Artur Yusupov’s series of 9 chess course books won the FIDE Trainer Awards’ Boleslavsky Award in 2009 ahead of Kasparov, Dvoretsky and Grivas for the most instructive books of the year and rightly so. Everyone is aware of the fantastic reputation of Dvoretsky’s books but they are generally for the more advanced player. With his chess course, Yusupov sets out to give world-class instruction to the 98% of players below master level.
As a player, Yusupov was strong, very strong. He was world #3 behind Kasparov and Karpov during the late 80s and early 90s and reached the semi-finals of the Candidates 3 times. He became a FIDE Senior Trainer in 2005 and is a highly respected coach as well as working as a second for Anand during some of his World Championship matches.
There are 3 books for 3 levels of play:
u1500 1: The Fundamentals (orange cover), Build Up Your Chess, Boost Your Chess, Chess Evolution
u1800 2: Beyond the Basics (blue cover), Build Up Your Chess, Boost Your Chess, Chess Evolution
u2100 3: Mastery (green cover), Build Up Your Chess, Boost Your Chess, Chess Evolution
The rating guide given is for the level the player is currently at, with the idea that training with the book series (3 for each rating level) will develop the player beyond that rating strength and be ready for the next stage. So, while a player rated 1780 might think that the u1800 series won’t develop them much, it will! It is exactly for that strength of player.
The books cover all areas of chess: positional elements, how to play certain openings, how to play endgames, how to calculate, how to attack and so on.
You get between 250-300 pages per book, so around 800 pages of material to work through with each level! Plenty to keep you going.
Yusupov insists that all examples are played through on a physical chess board, perhaps because this practise helps in absorbing the chess moves as it is linked with a physical and visual movement. Since I have gone back to using a chessboard instead of a computer for analysing and training, I am retaining far more of the study material as well as being able to concentrate easier and for longer, probably a benefit of not staring at a monitor.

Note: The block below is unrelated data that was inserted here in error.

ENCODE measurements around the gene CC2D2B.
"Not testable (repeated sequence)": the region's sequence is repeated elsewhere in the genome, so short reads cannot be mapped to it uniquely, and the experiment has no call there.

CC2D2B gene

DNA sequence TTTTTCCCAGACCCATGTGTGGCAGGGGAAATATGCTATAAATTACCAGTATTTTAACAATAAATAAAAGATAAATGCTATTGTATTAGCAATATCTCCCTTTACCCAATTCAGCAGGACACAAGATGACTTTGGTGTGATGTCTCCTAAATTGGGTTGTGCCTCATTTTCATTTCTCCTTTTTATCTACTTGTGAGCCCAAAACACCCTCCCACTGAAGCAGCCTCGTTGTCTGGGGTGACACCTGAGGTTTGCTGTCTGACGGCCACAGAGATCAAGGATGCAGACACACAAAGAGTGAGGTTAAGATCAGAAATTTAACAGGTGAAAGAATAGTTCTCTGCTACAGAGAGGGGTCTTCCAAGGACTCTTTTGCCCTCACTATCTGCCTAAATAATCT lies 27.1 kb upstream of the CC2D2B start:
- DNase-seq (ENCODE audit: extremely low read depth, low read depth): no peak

Each chapter tackles a different topic with practical examples given to demonstrate the ideas in the positions. The text guides you through the play so that you understand the moves and also get a feel for the position, developing ‘chess intelligence’. At the end of each chapter is a graded test with positions or varying difficulty (and an appropriate number of points for solving them). If you do not meet the pass mark for the chapter, you are advised to re-do it. In the chapters on openings, the test is less strict and more of a comparison of answers to see how much you have understood.
Any chess book that aims to be instructional should contain tests, in my opinion. How else does the reader know they have learned anything? Exercises develop chess skill which is what chess knowledge aims at becoming.
To give a taste of the content, here are the chapter titles for the Boost Your Chess (middle) book from each level:
1 The Fundamentals: The Windmill, Pawn weaknesses, Back rank combinations, Exploiting weaknesses, The 7th rank, Fortresses, The Pawn Wedge, Opening Traps, The use of traps, Stalemate combinations, The semi-open file, Mate with bishop & knight, Combinations involving files, Outposts, Combinations involving diagonals, Elementary endgames, Combinations with knights, The principles behind mobilization, Perpetual check, Mate in two moves, Combinations with the major pieces, Combinations with knights 2, Zugzwang
2 Beyond The Basics: Attacking the King, The open file, ‘Minor’ tactics, Opening repertoire for White – the French Defence, Simple rook endings, Fighting against the pawn centre, Trapping pieces, Calculating short variations, Weak points, Line blocking, Opening repertoire for Black against 1. d4, Simple rook endings 2, Blocking combinations, The bishop pair, Typical mistakes in calculating variations, Removing the defence, Good and bad bishops, Closed openings, Line clearing, Endgame technique, Blockade, Dragging the King out, Reti/English Opening, Typical mistakes in the endgame
3 Mastery: Attacking the King in the centre, Realizing an advantage, Counterplay, Knight endings, The English Opening, Hanging pawns on c3-d4, Counter-attack, Rook against pawn, The technique of calculating variations, The Reti opening, The passed pawn in the middlegame, Prophylactic thinking, Bishop against Knight, Defence, Candidate moves, Combinational vision, The King’s Indian Defence, Queenside pawn majority, Central pawn majority, Pawn storms, The initiative, The Gruenfeld Defence, The elimination method, Knight against Bishop
The exercises are challenging, most of the time there is no obviously winning move, and the positions force you to think. Of course, this is absolutely necessary if you wish to improve at chess. Here are some example tests:
1 The Fundamentals, Stalemate combinations, White to play
2 Beyond the Basics, Simple rook endings 2, White to play
3 Mastery, The passed pawn in the middlegame. Black to play
These books layout a structured course which will challenge and educate the student and develop his/her skills, with a good balance of explanation and practice. They provide exactly what most chess improvers require, with a good grounding in all areas of the game. The chapters move from one topic to another to provide variety and keep interest high, which is very important as, with most learning, focus is required to absorb the lessons.